Cysteine is an amino acid, a building block of proteins that are used throughout the body. When taken as a supplement, it is usually in the form of N-acetyl-L-cysteine (NAC). The body makes this into cysteine and then into glutathione, a powerful antioxidant.
Antioxidants fight free radicals, which are harmful compounds in the body that damage cell membranes and DNA. Researchers think free radicals play a role in aging as well as the development of a number of health problems, including heart disease and cancer.
NAC can help prevent side effects caused by drug reactions and toxic chemicals, and helps break down mucus in the body. It seems to have benefits in treating some respiratory conditions, such as bronchitis and COPD.
N-acetyl cysteine (NAC) may be used in preventing or treating the following conditions:
Doctors often give intravenous (IV) NAC to people who have taken an overdose of acetaminophen (Tylenol), to help prevent or reduce liver and kidney damage. Acetaminophen poisoning can also happen at lower doses if someone drinks alcohol or takes medications that may damage the liver on a regular basis. Acetaminophen poisoning is a medical emergency and can happen because of an accidental overdose. If you think someone has taken an overdose of acetaminophen, take them to the hospital.
In clinical studies of people with ongoing chest pain, taking NAC along with nitroglycerin, a drug that opens up blood vessels and improves blood flow, has been more effective than taking either one alone in reducing chest pain, heart attack, and the risk of death. However, the combination can also cause a severe headache. You should not try to treat chest pain on your own. Always see a doctor.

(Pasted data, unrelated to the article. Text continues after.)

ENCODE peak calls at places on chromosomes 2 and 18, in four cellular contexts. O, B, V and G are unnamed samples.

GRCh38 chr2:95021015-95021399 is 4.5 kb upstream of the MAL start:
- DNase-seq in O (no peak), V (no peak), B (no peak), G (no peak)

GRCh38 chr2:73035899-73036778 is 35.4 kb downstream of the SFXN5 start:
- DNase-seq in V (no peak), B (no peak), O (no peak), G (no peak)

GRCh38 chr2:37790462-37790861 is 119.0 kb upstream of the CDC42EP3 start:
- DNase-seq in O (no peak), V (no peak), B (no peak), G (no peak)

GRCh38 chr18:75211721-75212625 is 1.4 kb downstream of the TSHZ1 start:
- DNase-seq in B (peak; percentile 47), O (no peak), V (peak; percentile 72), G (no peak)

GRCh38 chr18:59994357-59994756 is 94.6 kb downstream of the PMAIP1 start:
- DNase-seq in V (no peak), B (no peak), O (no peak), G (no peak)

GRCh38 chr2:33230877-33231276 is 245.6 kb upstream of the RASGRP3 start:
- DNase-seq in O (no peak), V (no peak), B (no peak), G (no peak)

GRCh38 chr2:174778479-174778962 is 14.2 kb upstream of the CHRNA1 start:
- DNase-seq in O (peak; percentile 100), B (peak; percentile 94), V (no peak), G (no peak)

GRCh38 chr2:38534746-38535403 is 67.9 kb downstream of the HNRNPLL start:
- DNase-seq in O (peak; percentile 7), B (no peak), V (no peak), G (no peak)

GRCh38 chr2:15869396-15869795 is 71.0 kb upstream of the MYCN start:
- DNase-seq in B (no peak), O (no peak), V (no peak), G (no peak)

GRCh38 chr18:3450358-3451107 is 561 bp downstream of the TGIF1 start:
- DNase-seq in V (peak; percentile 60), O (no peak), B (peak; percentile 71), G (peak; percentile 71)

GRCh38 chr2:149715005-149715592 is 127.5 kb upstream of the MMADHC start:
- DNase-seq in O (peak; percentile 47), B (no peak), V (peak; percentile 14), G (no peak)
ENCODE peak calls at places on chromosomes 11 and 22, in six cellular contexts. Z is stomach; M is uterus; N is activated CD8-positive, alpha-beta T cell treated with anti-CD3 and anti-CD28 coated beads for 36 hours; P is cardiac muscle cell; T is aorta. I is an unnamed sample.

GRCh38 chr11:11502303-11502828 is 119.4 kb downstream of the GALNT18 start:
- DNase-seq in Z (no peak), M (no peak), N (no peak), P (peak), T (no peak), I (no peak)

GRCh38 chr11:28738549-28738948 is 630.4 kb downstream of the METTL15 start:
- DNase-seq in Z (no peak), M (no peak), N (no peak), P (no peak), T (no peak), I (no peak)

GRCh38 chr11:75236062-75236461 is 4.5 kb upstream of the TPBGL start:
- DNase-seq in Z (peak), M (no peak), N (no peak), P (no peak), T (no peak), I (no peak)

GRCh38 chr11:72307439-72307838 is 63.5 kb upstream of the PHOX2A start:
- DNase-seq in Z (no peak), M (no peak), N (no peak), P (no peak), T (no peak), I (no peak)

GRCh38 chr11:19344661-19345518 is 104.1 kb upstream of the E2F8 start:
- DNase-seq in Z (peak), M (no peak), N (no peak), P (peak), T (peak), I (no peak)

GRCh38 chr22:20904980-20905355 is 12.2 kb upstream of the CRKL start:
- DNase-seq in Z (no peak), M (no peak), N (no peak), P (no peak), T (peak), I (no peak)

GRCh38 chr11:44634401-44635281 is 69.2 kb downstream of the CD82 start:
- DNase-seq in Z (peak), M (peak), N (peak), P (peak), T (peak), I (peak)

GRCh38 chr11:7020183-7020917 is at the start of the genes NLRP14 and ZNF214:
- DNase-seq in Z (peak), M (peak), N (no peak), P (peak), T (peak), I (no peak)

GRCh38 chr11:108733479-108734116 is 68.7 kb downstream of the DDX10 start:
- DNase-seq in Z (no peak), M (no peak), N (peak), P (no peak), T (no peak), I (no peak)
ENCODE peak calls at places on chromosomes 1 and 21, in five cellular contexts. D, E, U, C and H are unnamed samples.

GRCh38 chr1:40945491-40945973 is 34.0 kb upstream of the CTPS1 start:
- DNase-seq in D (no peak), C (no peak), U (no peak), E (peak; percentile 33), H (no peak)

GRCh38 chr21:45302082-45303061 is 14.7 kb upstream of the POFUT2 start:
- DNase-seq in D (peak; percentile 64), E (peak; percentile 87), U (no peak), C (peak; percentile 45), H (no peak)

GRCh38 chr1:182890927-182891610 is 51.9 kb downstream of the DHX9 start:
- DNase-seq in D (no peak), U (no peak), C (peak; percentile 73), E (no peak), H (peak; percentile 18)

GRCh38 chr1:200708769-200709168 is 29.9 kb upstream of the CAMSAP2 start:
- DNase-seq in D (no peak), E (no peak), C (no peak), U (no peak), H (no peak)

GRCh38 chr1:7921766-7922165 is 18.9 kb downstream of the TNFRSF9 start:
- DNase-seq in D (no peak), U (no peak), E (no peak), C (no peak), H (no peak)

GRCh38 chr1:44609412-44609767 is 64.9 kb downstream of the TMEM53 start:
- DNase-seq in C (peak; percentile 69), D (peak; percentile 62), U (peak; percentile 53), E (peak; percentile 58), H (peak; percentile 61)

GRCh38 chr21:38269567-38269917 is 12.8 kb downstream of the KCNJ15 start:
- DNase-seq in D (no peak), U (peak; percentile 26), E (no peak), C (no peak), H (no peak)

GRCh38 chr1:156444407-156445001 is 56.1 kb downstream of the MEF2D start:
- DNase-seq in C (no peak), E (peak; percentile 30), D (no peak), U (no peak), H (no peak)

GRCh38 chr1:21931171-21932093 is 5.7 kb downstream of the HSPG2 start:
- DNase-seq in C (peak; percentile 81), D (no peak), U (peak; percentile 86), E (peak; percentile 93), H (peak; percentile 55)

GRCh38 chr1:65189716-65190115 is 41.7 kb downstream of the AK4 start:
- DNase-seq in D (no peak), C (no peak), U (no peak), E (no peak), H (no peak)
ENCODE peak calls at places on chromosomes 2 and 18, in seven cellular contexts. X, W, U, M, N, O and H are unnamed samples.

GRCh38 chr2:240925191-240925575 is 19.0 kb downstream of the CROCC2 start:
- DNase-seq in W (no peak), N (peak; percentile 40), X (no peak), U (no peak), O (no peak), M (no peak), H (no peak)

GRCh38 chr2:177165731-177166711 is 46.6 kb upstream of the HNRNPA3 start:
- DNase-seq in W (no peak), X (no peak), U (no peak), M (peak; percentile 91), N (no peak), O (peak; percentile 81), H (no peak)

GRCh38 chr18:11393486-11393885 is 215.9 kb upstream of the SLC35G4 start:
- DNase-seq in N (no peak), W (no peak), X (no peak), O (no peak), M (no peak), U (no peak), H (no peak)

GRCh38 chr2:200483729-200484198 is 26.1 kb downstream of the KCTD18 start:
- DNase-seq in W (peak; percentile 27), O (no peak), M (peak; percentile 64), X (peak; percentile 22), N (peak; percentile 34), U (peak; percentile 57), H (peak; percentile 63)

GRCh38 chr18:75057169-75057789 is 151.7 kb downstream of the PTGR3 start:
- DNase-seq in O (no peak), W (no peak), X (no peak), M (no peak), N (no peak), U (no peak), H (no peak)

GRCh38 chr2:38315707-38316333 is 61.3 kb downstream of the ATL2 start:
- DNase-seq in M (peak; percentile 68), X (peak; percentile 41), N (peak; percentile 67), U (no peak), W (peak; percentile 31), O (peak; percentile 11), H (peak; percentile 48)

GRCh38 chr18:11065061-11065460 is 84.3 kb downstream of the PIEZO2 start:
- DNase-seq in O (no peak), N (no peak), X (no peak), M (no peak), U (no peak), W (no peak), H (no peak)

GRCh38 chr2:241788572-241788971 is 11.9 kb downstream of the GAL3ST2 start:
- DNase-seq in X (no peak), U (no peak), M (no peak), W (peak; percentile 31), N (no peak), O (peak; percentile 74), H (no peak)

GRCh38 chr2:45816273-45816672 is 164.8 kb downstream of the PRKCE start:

Chronic bronchitis and chronic obstructive pulmonary disease (COPD)
A review of clinical studies found that NAC may help relieve symptoms of chronic bronchitis, leading to fewer flare ups. But not all studies agree. One large well-designed study didn't find any reduction in flare ups. In another study of people with moderate-to-severe COPD, taking NAC lowered the number of flare ups about 40% when used with other therapies.
In one 6-month study, people who took 600 mg of NAC two times a day had fewer flu symptoms than those who took placebo.
Acute respiratory distress syndrome (ARDS)
Acute respiratory distress syndrome (ARDS) happens after an injury to the lungs and is life threatening. Some studies suggest that intravenous NAC may boost levels of glutathione and help prevent and/or treat lung damage caused by ARDS. However, results of other studies have been conflicting. In one study, giving NAC or procysteine, a synthetic amino acid, to people with ARDS helped reduce the severity of their condition. But it did not reduce the number of overall deaths compared to placebo. ARDS is a medical emergency. You should not try to treat it at home.
Researchers have looked at whether cysteine can help boost levels of glutathione in people with HIV or AIDS. In one well-designed study, people with HIV who took daily supplements including the amino acid glutamine (40 g per day), vitamin C (800 mg), vitamin E (500 IU), beta-carotene (27,000 IU), selenium (280 mcg), and N-acetylcysteine (2400 mg) gained more weight after 12 weeks than those who took placebo. In a smaller-scale clinical study where HIV-positive patients took NAC, the supplement did boost glutathione levels compared to placebo. Other studies have had negative results. More research is needed to see whether NAC has any benefit for people with HIV.